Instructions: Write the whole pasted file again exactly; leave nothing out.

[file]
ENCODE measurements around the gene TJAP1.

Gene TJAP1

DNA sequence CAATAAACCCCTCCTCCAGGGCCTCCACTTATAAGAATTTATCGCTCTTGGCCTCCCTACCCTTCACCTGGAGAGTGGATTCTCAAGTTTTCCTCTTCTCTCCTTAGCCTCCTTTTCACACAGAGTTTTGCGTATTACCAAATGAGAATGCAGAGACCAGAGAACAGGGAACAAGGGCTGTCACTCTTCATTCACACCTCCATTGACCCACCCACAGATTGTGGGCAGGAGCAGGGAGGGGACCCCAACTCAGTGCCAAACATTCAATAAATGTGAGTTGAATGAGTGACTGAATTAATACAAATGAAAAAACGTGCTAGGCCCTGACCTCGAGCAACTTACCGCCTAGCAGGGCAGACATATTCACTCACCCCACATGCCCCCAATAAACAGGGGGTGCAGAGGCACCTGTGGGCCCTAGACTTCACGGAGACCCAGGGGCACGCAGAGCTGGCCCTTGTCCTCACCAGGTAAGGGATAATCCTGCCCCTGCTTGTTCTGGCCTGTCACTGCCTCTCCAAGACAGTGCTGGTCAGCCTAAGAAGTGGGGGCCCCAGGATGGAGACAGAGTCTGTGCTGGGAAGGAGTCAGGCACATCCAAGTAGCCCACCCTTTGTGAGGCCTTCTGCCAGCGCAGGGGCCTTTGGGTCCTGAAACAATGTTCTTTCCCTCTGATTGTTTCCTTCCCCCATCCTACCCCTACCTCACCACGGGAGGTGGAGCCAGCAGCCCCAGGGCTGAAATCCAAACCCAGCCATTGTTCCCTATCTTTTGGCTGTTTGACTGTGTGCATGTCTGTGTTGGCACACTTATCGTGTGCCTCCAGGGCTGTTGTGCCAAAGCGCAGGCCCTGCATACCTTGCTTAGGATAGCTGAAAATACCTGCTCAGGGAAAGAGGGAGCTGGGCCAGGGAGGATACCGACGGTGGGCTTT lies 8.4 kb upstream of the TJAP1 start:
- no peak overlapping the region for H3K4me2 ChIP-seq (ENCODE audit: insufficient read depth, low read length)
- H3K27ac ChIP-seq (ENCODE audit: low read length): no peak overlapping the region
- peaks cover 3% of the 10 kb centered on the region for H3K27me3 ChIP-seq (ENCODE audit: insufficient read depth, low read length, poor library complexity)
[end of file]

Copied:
ENCODE measurements around the gene TJAP1.

Gene TJAP1

DNA sequence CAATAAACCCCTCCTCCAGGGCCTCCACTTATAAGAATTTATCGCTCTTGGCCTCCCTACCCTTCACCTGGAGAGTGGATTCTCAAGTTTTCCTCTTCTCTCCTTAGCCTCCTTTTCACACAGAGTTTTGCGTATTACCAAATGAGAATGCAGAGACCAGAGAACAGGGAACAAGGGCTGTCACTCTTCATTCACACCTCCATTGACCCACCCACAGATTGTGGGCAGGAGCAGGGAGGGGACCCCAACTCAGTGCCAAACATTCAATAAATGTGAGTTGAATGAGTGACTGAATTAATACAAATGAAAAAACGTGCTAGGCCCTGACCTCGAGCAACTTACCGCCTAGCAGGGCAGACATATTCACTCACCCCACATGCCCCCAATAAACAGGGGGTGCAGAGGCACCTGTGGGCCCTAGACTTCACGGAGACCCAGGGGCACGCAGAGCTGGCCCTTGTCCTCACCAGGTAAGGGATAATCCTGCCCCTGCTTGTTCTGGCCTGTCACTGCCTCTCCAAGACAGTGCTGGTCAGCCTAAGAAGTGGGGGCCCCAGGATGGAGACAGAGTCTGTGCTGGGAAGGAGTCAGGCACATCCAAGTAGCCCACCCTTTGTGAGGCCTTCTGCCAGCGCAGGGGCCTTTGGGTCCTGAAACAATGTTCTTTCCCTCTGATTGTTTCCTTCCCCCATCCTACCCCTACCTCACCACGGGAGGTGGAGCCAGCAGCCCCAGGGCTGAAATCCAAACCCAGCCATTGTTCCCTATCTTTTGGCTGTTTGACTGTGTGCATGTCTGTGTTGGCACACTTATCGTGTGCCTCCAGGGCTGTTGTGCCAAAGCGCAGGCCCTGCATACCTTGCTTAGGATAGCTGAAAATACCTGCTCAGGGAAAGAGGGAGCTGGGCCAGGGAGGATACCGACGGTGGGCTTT lies 8.4 kb upstream of the TJAP1 start:
- no peak overlapping the region for H3K4me2 ChIP-seq (ENCODE audit: insufficient read depth, low read length)
- H3K27ac ChIP-seq (ENCODE audit: low read length): no peak overlapping the region
- peaks cover 3% of the 10 kb centered on the region for H3K27me3 ChIP-seq (ENCODE audit: insufficient read depth, low read length, poor library complexity)